From Cat's-Whisker detectors in the early 1900s to electronic circuit chips in modern-day mobile phones, electronic devices have been modified in myriad creative ways to adapt to the needs of humankind. Apart from increasing the efficiency of conventionally used semiconductors such as silicon, recent research has focused on exploring more cost effective semiconductor materials. In tune with these requirements, a new publication in Nature Materials has successfully tweaked low cost semiconducting materials, quite similar to the composition of plastic, into conducting electricity more efficiently than before.
Solar cells have the property to convert sunlight into electrical energy. This is a renewable source of energy and scientists have been trying to increase the efficiency of solar cells to maximise the utilisation of the sunlight that we receive. While silicon has been a widely used semiconductor material in modern day solar cells, many research efforts have been directed towards experimenting with combinations of silicon with other materials to drive up the efficiency of a solar cell. Other endeavours include the use of novel materials that can be modified to convert sunlight into energy. One such class of materials that is being experimented with is similar to plastic. Though these materials give more room for tuning their structure and function, they have still not been able to rival existing silicon based semiconductor devices when it comes to efficiency.
In this study, the researchers attempt to increase the conductivity of this plastic material with the help of two inexpensive and easily available chemicals: dimethyl sulphoxide (DMSO) and hydrobromic acid (HBr). As a result of the chemical reactions in the semiconductor material, one of the by-products formed is water, thus making this reaction quite clean. Also, the components of this set-up are easily available and inexpensive, thus making it commercially viable. The cost of this material is 5000 times less than the existing class of material used for the same purpose.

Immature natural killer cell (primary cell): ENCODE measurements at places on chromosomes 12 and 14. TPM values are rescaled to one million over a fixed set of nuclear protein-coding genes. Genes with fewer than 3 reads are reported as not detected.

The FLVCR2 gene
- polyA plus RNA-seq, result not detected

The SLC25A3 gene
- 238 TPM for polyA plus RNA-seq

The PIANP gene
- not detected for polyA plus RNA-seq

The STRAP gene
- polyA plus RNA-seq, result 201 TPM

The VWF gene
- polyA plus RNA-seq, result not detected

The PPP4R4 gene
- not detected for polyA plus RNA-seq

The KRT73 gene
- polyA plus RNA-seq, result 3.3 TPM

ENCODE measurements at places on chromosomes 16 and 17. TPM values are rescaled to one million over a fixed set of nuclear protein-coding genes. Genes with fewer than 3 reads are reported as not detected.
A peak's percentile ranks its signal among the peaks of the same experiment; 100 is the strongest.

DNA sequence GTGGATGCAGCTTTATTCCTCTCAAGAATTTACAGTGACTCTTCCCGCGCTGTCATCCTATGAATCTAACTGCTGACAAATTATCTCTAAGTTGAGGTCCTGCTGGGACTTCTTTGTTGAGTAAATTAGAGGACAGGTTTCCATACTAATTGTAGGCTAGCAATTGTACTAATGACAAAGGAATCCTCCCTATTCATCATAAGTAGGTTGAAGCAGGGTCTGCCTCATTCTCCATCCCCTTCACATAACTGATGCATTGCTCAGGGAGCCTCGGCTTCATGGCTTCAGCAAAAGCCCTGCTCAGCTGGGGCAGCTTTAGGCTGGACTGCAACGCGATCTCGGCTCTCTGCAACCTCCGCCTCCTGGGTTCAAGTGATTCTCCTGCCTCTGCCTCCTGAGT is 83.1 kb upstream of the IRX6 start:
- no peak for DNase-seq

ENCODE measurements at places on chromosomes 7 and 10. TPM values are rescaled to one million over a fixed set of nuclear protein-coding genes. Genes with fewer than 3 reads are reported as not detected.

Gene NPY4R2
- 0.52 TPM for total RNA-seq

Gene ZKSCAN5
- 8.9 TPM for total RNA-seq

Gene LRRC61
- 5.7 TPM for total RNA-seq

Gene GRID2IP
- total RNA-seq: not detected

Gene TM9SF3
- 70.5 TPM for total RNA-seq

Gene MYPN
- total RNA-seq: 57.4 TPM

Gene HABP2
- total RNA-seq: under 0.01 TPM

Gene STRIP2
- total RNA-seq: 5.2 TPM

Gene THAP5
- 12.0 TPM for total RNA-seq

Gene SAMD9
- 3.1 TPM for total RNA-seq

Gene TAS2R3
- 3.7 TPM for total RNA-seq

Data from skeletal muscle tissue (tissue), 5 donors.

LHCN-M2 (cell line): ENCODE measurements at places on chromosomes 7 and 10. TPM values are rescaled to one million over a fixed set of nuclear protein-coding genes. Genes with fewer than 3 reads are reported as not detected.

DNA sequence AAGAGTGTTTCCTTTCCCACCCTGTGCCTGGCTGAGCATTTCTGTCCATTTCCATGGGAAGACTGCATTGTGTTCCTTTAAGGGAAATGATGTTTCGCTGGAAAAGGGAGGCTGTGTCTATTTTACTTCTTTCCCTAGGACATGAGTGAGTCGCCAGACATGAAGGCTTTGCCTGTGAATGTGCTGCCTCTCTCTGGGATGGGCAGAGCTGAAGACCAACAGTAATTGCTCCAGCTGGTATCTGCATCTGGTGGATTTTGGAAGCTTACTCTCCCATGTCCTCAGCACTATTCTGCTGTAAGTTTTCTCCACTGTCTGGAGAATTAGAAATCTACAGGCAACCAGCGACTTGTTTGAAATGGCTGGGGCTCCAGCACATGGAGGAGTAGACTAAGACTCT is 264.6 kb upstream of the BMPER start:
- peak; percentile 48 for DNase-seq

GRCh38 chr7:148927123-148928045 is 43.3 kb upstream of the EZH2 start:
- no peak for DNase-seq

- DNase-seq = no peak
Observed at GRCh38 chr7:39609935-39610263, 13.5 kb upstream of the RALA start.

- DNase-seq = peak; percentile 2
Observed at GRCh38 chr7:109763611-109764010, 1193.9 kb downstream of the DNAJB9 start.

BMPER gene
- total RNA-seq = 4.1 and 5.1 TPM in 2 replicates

The researchers involved in this study, led by Pabitra Nayak from the Tata Institute of Fundamental Research, Hyderabad, observed that this new semiconductor device steadily conducts electricity even after prolonged operation at 100°C. The researchers have demonstrated the use of this method in fabricating the state-of-the-art new generation solar cell, transistors and light emitters. While this new method holds promise for developing the next generation of solar cells, it can also improve the quality of display in mobile phones and high definition television. Apart from these uses, this material may potentially become a game changer in developing devices such as wearable electronics, biosensors and bioelectronics.
While the reported chemical partnership is good news, this study also opens up multiple avenues for exploring how one may resort to creating more efficient semiconductors with a right mix of compatible chemicals to further improve the existing class of electronic devices.